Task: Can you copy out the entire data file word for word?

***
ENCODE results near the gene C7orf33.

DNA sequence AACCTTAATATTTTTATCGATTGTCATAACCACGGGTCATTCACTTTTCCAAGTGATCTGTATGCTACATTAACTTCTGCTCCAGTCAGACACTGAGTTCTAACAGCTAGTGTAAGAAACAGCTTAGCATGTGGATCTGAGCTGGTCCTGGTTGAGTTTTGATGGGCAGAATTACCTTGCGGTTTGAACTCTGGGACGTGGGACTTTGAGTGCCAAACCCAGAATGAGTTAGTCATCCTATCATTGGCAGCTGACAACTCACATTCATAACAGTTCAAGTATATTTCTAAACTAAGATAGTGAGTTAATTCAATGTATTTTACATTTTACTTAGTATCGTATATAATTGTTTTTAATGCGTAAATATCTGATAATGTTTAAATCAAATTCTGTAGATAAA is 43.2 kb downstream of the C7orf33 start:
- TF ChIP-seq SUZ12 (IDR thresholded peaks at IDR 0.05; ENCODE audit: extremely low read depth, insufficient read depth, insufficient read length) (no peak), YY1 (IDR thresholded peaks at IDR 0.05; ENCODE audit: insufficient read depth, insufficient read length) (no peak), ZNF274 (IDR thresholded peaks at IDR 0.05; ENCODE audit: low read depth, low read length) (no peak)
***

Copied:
ENCODE results near the gene C7orf33.

DNA sequence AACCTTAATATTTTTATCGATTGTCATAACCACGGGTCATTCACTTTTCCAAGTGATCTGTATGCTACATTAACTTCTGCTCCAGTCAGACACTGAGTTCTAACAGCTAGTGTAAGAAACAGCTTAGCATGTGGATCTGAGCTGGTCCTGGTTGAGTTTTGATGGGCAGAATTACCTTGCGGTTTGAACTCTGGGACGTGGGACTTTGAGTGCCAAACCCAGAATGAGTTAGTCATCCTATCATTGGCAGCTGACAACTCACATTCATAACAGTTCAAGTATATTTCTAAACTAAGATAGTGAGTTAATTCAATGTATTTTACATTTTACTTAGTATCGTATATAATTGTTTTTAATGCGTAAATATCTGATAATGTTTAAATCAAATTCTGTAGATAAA is 43.2 kb downstream of the C7orf33 start:
- TF ChIP-seq SUZ12 (IDR thresholded peaks at IDR 0.05; ENCODE audit: extremely low read depth, insufficient read depth, insufficient read length) (no peak), YY1 (IDR thresholded peaks at IDR 0.05; ENCODE audit: insufficient read depth, insufficient read length) (no peak), ZNF274 (IDR thresholded peaks at IDR 0.05; ENCODE audit: low read depth, low read length) (no peak)